Of course, finding the right security technology is also essential in the fight against bots. Implementing a Web filtering solution that stops bots at the gateway—before they even have a chance to land on corporate systems—gives organizations the protection they need, and the assurance that bots won’t spell the end of their business.
As IT professionals are aware, bots aren’t bad by their nature. Also known as Web robots, crawlers, or spiders, they are, at their most basic, simple software scripts used to run automated tasks over the Internet. These include searching for content, posting messages to multiple newsgroups or sifting through data to make online comparison shopping possible.
As with all things online, however, bots can be used for less noble purposes. Ticket brokering agencies, for example, may deploy bots against entertainment or sporting event sites to gather up as many of the best seats possible for reselling at maximum profit. Participants in multiplayer, online role-playing games also have been known to use bots to seek and gather information for competitive advantage—information that would otherwise require too much time or effort to obtain.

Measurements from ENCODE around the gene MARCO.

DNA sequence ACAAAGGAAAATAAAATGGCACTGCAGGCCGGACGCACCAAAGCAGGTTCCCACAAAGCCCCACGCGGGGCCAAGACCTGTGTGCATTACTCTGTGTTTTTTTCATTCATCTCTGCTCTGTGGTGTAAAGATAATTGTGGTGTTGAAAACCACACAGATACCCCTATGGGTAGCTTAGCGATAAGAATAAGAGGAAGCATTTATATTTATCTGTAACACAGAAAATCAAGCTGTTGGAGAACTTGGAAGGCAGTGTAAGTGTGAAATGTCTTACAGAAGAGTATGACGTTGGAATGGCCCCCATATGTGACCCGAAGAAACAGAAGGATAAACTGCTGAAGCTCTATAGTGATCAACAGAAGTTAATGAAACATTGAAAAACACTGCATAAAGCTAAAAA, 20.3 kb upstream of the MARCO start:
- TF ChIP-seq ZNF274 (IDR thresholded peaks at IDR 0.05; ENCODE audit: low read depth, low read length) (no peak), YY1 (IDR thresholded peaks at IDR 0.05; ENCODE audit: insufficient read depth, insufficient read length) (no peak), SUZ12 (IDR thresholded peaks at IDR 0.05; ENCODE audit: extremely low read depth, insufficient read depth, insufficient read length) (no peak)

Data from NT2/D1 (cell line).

But those endeavors are tame in comparison to the nefarious, large-scale operations in which cybercriminals now specialize. They know there’s a lot of valuable information stored on employee and corporate systems, and they know that bots can help them get it. Once in possession of this data, they turn around and sell it to the highest bidder. This has helped turn an underground market for stolen and re-sold information into a global business involving tens of millions of dollars.
Bots can land on user systems by seemingly innocuous ways: via drive-by downloads from visits to unauthorized sites, by clicking on links in suspicious e-mail messages or even by mousing over compromised banner advertising. Bots are built to elude detection, morphing as they travel so that most anti-spyware, -spam, and -virus packages can’t catch them; and by lying dormant on computers, without affecting performance or otherwise calling attention to themselves. If the opposite were true, cybercriminals would be robbed of the weapon that’s truly vital to their mission: the user computer itself.